* * * (Joyce)
"Hugo" is certainly not your usual boy's adventure story, although it is about the adventures of young Hugo, a scruffy lad who lives among the clock towers of an old Paris railroad station.
Hugo's father has died and his drunkard uncle has left him to tend to the clocks, a job that he does faithfully, avoiding being seen by the nasty station guard (Sacha Baron Cohen). Hugo's father has entrusted him with an automaton (a robot) that still needs parts, plus a heart-shaped key, to be complete.
While the movie moves slowly (too slowly for Joyce) and the heart of the story doesn't reveal itself for quite some time, I found that director Martin Scorcese has magically swept us into a grand revelation about the early years of filmmaking.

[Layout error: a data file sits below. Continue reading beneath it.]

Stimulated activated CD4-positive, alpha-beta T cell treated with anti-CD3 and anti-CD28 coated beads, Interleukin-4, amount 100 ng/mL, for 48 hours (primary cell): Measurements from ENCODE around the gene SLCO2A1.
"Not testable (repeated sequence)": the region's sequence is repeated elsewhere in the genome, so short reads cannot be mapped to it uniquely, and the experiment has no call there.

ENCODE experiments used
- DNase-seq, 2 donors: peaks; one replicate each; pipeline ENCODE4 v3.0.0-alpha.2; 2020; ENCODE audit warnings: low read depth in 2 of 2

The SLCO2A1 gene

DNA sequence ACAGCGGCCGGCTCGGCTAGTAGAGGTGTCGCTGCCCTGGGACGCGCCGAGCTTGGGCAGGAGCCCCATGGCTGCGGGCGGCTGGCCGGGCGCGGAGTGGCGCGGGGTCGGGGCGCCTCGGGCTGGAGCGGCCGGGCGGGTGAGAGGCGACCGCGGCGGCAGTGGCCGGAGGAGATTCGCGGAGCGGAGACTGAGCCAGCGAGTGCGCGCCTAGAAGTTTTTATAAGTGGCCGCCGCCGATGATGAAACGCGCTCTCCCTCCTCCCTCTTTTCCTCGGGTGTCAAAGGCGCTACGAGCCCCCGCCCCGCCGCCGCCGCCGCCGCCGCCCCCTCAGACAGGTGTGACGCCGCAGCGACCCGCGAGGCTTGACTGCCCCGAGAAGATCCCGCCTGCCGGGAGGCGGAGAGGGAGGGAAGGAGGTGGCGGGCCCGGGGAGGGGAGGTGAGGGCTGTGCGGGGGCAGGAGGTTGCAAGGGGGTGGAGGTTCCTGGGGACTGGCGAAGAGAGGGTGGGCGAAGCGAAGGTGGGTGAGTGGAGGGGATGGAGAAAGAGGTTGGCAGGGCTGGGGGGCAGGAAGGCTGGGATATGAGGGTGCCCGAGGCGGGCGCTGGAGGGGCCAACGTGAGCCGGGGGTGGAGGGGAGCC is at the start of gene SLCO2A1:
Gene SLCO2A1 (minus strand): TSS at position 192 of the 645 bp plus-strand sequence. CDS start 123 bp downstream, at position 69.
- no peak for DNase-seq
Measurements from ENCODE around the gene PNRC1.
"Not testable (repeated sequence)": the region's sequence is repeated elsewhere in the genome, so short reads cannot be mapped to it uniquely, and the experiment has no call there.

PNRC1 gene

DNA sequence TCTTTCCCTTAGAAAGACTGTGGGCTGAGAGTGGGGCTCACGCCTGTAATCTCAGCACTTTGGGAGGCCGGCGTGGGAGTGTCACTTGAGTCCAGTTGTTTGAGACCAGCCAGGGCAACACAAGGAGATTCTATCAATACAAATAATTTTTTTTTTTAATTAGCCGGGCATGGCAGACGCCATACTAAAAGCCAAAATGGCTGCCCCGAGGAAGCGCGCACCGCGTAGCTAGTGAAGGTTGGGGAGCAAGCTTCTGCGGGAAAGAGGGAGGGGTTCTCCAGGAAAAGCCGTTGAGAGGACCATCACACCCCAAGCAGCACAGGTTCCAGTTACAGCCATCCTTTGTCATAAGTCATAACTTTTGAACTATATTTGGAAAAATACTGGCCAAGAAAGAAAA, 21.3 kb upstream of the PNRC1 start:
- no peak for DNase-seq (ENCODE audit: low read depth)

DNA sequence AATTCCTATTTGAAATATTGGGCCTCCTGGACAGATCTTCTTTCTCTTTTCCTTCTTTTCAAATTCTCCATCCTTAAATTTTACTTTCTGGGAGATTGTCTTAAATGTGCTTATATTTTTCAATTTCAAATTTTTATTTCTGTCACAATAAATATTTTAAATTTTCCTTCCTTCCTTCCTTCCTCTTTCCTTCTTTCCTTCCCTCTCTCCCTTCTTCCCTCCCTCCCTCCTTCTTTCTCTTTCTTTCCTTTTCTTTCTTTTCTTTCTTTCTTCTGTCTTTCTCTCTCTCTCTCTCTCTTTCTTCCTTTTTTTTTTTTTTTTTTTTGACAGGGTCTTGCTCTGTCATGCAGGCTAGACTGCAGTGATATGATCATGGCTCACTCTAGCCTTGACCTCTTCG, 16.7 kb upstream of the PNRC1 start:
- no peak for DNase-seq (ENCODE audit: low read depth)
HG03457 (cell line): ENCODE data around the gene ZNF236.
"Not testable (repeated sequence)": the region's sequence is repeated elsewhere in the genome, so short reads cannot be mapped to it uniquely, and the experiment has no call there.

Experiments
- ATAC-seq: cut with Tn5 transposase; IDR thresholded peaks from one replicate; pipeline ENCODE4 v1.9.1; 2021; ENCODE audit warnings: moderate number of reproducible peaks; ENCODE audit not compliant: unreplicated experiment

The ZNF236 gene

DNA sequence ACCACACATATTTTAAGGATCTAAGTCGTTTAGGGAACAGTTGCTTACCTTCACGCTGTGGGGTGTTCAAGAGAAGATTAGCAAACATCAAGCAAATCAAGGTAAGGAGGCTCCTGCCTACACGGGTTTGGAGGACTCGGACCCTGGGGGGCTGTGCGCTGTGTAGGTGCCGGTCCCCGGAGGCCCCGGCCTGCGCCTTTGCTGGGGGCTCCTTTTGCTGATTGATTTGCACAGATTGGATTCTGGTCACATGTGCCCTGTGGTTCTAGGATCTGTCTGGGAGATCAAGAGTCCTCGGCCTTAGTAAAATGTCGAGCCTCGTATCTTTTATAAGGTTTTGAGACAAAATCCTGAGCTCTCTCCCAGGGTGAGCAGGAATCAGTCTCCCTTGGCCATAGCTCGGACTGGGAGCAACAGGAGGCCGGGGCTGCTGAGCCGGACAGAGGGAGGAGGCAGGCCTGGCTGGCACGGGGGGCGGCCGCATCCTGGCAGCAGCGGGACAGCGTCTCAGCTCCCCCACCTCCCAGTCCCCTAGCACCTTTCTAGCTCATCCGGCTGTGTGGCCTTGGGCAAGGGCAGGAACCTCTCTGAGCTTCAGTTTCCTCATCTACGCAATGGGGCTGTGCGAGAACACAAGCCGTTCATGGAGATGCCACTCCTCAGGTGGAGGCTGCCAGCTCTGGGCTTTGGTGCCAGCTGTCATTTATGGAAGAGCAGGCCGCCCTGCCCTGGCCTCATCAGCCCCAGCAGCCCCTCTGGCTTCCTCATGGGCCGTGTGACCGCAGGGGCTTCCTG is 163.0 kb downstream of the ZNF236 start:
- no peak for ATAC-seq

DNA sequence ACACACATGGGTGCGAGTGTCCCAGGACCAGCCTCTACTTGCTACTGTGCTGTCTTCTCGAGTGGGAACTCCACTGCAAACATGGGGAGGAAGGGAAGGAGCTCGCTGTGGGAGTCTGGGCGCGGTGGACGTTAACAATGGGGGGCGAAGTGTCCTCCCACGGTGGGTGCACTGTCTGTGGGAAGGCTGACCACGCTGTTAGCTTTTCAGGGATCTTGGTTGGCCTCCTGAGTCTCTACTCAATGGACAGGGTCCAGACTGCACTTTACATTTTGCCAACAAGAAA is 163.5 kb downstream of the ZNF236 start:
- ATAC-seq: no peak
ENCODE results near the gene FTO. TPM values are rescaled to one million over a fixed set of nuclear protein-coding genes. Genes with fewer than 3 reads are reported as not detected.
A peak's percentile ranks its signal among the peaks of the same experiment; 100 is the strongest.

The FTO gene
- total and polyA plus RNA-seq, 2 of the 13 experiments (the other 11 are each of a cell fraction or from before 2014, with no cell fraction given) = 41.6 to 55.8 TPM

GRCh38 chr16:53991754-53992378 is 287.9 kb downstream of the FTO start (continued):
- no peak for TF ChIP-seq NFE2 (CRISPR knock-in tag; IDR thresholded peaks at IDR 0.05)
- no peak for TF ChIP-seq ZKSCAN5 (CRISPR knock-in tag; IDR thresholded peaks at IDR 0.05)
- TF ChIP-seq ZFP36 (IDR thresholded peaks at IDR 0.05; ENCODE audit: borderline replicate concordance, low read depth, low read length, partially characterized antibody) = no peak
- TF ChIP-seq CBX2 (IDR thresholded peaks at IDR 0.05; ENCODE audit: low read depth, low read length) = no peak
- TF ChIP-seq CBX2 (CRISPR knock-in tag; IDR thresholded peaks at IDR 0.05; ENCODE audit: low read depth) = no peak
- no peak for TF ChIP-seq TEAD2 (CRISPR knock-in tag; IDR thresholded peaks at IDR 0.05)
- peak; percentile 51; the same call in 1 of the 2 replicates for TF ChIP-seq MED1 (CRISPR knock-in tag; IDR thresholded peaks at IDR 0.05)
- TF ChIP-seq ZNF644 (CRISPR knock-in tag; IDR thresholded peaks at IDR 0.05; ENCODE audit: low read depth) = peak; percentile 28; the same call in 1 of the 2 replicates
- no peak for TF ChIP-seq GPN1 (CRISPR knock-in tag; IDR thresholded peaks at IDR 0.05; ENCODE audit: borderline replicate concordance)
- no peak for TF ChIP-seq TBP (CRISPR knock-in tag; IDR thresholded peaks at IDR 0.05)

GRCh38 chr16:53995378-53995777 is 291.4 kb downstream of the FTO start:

Ben Kingsley plays Georges Melies, the proprietor of a toyshop within the train station who has hidden his true identity. Melies, as we discover late in the film, made over 500 films in the 1800s, most of which were destroyed.
The movie shifts gears (literally) as Hugo, with the help of the toyshop keeper's granddaughter, discovers his identity, recovers the classic "A Trip to the Moon" and sets up a lovely ending.
Asa Butterfield is wonderful as the title character. His scenes with Kingsley are classic, as the old man scorns and berates him and finally comes around. Listen to the beautiful background music and enjoy the wonderful cinematography.
Rated PG, but much too slow for children (and some adults), although there are a few chase scenes and a nightmare of a train crash.